JOURNAL ARTICLE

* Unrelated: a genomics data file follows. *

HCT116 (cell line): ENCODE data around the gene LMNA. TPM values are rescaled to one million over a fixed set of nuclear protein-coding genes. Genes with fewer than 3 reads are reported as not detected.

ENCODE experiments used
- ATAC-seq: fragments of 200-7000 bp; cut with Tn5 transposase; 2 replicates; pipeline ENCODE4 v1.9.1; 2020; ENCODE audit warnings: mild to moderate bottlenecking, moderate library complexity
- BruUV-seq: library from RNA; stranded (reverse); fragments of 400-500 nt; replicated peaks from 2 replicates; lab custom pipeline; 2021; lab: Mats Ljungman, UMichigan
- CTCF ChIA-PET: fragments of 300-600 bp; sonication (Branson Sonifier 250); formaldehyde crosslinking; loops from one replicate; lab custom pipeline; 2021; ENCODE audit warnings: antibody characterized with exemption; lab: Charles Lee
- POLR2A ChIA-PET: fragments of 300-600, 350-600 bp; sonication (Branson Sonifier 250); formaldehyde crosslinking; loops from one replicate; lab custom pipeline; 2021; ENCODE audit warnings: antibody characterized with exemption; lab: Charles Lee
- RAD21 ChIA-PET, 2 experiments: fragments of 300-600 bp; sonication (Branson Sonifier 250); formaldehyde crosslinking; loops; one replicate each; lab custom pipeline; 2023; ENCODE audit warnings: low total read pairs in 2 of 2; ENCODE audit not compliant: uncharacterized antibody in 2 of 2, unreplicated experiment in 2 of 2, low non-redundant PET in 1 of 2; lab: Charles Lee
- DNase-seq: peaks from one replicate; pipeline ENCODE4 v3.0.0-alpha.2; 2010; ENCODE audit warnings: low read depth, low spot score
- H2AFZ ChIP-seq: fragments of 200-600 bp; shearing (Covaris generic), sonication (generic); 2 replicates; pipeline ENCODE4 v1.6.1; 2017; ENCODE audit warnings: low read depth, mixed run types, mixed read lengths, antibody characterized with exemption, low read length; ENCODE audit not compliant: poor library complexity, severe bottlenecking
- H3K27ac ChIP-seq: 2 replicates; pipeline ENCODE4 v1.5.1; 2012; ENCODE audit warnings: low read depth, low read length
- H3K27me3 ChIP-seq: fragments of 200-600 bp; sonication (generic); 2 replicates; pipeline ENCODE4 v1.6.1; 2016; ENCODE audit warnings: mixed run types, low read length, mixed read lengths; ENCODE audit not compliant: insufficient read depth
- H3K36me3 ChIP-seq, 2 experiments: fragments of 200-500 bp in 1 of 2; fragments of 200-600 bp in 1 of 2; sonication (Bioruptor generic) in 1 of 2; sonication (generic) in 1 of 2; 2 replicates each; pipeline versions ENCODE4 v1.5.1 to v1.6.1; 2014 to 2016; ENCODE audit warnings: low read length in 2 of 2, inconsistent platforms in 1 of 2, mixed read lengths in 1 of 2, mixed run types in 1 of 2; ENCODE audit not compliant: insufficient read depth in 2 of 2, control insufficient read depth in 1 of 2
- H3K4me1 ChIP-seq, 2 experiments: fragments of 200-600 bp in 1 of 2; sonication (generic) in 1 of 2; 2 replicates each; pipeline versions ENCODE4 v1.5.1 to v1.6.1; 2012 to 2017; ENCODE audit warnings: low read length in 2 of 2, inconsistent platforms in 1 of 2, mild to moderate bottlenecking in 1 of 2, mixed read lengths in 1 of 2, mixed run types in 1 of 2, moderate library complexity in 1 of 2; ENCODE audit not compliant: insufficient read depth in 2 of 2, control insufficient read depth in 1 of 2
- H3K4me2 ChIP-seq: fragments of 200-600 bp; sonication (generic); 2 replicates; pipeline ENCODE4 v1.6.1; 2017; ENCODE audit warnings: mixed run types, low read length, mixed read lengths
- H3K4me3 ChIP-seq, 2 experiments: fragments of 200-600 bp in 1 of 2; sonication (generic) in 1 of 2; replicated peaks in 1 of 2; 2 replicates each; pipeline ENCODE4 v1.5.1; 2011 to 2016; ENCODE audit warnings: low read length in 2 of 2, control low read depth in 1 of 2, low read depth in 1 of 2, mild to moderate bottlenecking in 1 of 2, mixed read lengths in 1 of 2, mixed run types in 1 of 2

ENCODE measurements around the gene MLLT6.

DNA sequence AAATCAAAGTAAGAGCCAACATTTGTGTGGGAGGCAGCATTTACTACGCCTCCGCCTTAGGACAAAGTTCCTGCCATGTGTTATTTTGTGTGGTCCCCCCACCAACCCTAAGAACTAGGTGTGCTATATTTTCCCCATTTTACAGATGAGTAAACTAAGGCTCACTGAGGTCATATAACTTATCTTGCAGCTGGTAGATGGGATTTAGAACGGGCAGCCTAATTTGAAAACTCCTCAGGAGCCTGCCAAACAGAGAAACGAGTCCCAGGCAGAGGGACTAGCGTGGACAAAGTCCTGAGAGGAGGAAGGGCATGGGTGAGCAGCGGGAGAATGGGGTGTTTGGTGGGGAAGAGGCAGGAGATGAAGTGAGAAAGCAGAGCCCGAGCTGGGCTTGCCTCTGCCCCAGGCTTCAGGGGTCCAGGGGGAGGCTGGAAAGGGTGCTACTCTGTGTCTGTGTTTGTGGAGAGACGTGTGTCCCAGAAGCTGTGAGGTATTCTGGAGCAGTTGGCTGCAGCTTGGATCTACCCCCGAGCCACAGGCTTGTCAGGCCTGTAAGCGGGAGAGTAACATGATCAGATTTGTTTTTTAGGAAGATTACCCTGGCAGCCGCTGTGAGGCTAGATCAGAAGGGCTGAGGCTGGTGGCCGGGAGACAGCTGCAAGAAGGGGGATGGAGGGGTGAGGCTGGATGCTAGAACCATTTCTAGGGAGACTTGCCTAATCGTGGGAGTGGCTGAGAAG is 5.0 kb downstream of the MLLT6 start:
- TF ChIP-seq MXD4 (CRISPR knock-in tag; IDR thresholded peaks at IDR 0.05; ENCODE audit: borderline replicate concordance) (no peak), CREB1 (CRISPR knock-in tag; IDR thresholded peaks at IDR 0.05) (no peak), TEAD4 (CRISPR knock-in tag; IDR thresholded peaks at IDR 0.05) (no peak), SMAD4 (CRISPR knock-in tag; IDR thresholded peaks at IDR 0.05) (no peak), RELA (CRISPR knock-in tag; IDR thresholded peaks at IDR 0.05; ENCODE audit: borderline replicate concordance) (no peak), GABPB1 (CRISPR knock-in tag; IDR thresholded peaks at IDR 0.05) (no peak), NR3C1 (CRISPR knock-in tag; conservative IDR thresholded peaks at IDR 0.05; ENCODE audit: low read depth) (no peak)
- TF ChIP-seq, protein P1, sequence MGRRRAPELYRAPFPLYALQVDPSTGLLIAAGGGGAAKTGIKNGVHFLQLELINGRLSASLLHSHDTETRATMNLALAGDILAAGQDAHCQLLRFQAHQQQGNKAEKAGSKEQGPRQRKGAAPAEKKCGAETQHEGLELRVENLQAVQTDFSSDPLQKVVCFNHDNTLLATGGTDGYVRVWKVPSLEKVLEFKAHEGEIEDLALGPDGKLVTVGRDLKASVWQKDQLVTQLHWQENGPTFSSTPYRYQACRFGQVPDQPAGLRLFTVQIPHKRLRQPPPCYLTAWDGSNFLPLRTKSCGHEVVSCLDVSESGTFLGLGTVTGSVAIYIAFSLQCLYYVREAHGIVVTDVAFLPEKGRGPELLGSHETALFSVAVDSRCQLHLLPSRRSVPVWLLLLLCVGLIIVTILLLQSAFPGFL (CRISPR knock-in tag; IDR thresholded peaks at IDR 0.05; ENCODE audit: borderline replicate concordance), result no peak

Lavraud B, Liu Y, Segura K, He J, Qin G, Temmer M, Vial J-C, Xiong M, Davies JA, Rouillard AP, Pinto R, Auchere F, Harrison RA, Eyles C, Gan W, Lamy P, Xia L, Eastwood JP, Kong L, Wang J, Wimmer-Schweingruber RF, Zhang S, Zong Q, Soucek J, An J, Prech L, Zhang A, Rochus P, Bothmer V, Janvier M, Maksimovic M, Escoubet CP, Kilpua EKJ, Tappin J, Vainio R, Poedts S, Dunlop MW, Savani N, Gopalswamy N, Bale SD, Li G, Howard T, DeForest C, Webb D, Lugaz N, Fuselier SA, Dalmasse K, Tallineau J, Vranken D, Fernandez JG, Lavraud B, Liu Y, Segura K, He J, Qin G, Temmer M, Vial JC, Xiong M, Davies JA, Rouillard AP, Pinto R, Auchère F, Harrison RA, Eyles C, Gan W, Lamy P, Xia L, Eastwood JP, Kong L, Wang J, Wimmer-Schweingruber RF, Zhang S, Zong Q, Soucek J, An J, Prech L, Zhang A, Rochus P, Bothmer V, Janvier M, Maksimovic M, Escoubet CP, Kilpua EKJ, Tappin J, Vainio R, Poedts S, Dunlop MW, Savani N, Gopalswamy N, Bale SD, Li G, Howard T, DeForest C, Webb D, Lugaz N, Fuselier SA, Dalmasse K, Tallineau J, Vranken D, Fernández JG, Lavraud B, Liu Y, Segura K, He J, Qin G, Temmer M, Vial J-C, Xiong M, Davies JA, Rouillard AP, Pinto R, Auchère F, Harrison RA, Eyles C, Gan W, Lamy P, Xia L, Eastwood JP, Kong L, Wang J, Wimmer-Schweingruber RF, Zhang S, Zong Q, Soucek J, An J, Prech L, Zhang A, Rochus P, Bothmer V, Janvier M, Maksimovic M, Escoubet CP, Kilpua EKJ, Tappin J, Vainio R, Poedts S, Dunlop MW, Savani N, Gopalswamy N, Bale SD, Li G, Howard T, DeForest C, Webb D, Lugaz N, Fuselier SA, Dalmasse K, Tallineau J, Vranken D, Fernández JG, Lavraud B, Liu Y, Segura K, He J, Qin G, Temmer M, Vial JC, Xiong M, Davies JA, Rouillard AP, Pinto R, Auchère F, Harrison RA, Eyles C, Gan W, Lamy P, Xia L, Eastwood JP, Kong L, Wang J, Wimmer-Schweingruber RF, Zhang S, Zong Q, Soucek J, An J, Prech L, Zhang A, Rochus P, Bothmer V, Janvier M, Maksimovic M, Escoubet CP, Kilpua EKJ, Tappin J, Vainio R, Poedts S, Dunlop MW, Savani N, Gopalswamy N, Bale SD, Li G, Howard T, DeForest C, Webb D, Lugazet al., 2016, A small mission concept to the Sun-Earth Lagrangian L5 point for innovative solar, heliospheric and space weather science, JOURNAL OF ATMOSPHERIC AND SOLAR-TERRESTRIAL PHYSICS, Vol: 146, Pages: 171-185, ISSN: 1364-6826